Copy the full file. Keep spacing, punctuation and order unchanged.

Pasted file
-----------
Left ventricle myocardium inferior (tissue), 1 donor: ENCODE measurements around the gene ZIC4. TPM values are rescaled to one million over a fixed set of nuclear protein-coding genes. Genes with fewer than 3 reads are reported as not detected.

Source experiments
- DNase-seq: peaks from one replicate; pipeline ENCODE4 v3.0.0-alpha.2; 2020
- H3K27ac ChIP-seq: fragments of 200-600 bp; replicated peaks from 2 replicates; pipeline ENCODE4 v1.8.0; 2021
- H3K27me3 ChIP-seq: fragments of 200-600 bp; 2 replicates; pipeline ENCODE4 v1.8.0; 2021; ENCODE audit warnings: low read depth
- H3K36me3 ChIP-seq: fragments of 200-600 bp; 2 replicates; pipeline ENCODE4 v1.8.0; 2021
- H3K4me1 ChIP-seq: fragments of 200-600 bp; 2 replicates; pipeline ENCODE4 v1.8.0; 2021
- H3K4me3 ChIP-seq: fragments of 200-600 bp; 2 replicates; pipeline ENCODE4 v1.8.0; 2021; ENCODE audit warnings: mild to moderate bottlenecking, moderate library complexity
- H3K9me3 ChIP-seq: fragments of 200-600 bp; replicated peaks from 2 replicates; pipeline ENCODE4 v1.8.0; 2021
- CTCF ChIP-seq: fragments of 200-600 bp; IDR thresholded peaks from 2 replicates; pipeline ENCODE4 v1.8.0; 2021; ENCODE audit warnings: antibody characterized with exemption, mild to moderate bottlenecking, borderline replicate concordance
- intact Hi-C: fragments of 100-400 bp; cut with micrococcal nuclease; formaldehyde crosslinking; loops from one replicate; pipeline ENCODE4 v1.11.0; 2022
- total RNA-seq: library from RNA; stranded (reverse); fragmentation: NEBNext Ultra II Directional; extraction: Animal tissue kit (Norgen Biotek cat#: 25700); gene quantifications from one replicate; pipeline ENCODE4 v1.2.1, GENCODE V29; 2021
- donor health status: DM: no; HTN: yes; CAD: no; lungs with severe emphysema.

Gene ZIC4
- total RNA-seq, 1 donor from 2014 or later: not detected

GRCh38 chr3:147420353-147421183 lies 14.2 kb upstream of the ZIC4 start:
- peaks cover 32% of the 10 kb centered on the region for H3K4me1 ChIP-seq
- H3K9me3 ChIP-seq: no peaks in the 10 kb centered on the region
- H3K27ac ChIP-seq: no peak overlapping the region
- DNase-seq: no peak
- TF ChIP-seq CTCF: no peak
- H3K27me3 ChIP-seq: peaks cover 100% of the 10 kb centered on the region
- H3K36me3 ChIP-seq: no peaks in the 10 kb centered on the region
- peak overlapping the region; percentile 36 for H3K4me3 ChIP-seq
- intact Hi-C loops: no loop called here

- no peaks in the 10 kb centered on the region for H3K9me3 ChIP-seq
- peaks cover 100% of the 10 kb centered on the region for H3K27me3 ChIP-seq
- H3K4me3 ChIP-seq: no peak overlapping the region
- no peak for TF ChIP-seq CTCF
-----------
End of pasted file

Left ventricle myocardium inferior (tissue), 1 donor: ENCODE measurements around the gene ZIC4. TPM values are rescaled to one million over a fixed set of nuclear protein-coding genes. Genes with fewer than 3 reads are reported as not detected.

Source experiments
- DNase-seq: peaks from one replicate; pipeline ENCODE4 v3.0.0-alpha.2; 2020
- H3K27ac ChIP-seq: fragments of 200-600 bp; replicated peaks from 2 replicates; pipeline ENCODE4 v1.8.0; 2021
- H3K27me3 ChIP-seq: fragments of 200-600 bp; 2 replicates; pipeline ENCODE4 v1.8.0; 2021; ENCODE audit warnings: low read depth
- H3K36me3 ChIP-seq: fragments of 200-600 bp; 2 replicates; pipeline ENCODE4 v1.8.0; 2021
- H3K4me1 ChIP-seq: fragments of 200-600 bp; 2 replicates; pipeline ENCODE4 v1.8.0; 2021
- H3K4me3 ChIP-seq: fragments of 200-600 bp; 2 replicates; pipeline ENCODE4 v1.8.0; 2021; ENCODE audit warnings: mild to moderate bottlenecking, moderate library complexity
- H3K9me3 ChIP-seq: fragments of 200-600 bp; replicated peaks from 2 replicates; pipeline ENCODE4 v1.8.0; 2021
- CTCF ChIP-seq: fragments of 200-600 bp; IDR thresholded peaks from 2 replicates; pipeline ENCODE4 v1.8.0; 2021; ENCODE audit warnings: antibody characterized with exemption, mild to moderate bottlenecking, borderline replicate concordance
- intact Hi-C: fragments of 100-400 bp; cut with micrococcal nuclease; formaldehyde crosslinking; loops from one replicate; pipeline ENCODE4 v1.11.0; 2022
- total RNA-seq: library from RNA; stranded (reverse); fragmentation: NEBNext Ultra II Directional; extraction: Animal tissue kit (Norgen Biotek cat#: 25700); gene quantifications from one replicate; pipeline ENCODE4 v1.2.1, GENCODE V29; 2021
- donor health status: DM: no; HTN: yes; CAD: no; lungs with severe emphysema.

Gene ZIC4
- total RNA-seq, 1 donor from 2014 or later: not detected

GRCh38 chr3:147420353-147421183 lies 14.2 kb upstream of the ZIC4 start:
- peaks cover 32% of the 10 kb centered on the region for H3K4me1 ChIP-seq
- H3K9me3 ChIP-seq: no peaks in the 10 kb centered on the region
- H3K27ac ChIP-seq: no peak overlapping the region
- DNase-seq: no peak
- TF ChIP-seq CTCF: no peak
- H3K27me3 ChIP-seq: peaks cover 100% of the 10 kb centered on the region
- H3K36me3 ChIP-seq: no peaks in the 10 kb centered on the region
- peak overlapping the region; percentile 36 for H3K4me3 ChIP-seq
- intact Hi-C loops: no loop called here

- no peaks in the 10 kb centered on the region for H3K9me3 ChIP-seq
- peaks cover 100% of the 10 kb centered on the region for H3K27me3 ChIP-seq
- H3K4me3 ChIP-seq: no peak overlapping the region
- no peak for TF ChIP-seq CTCF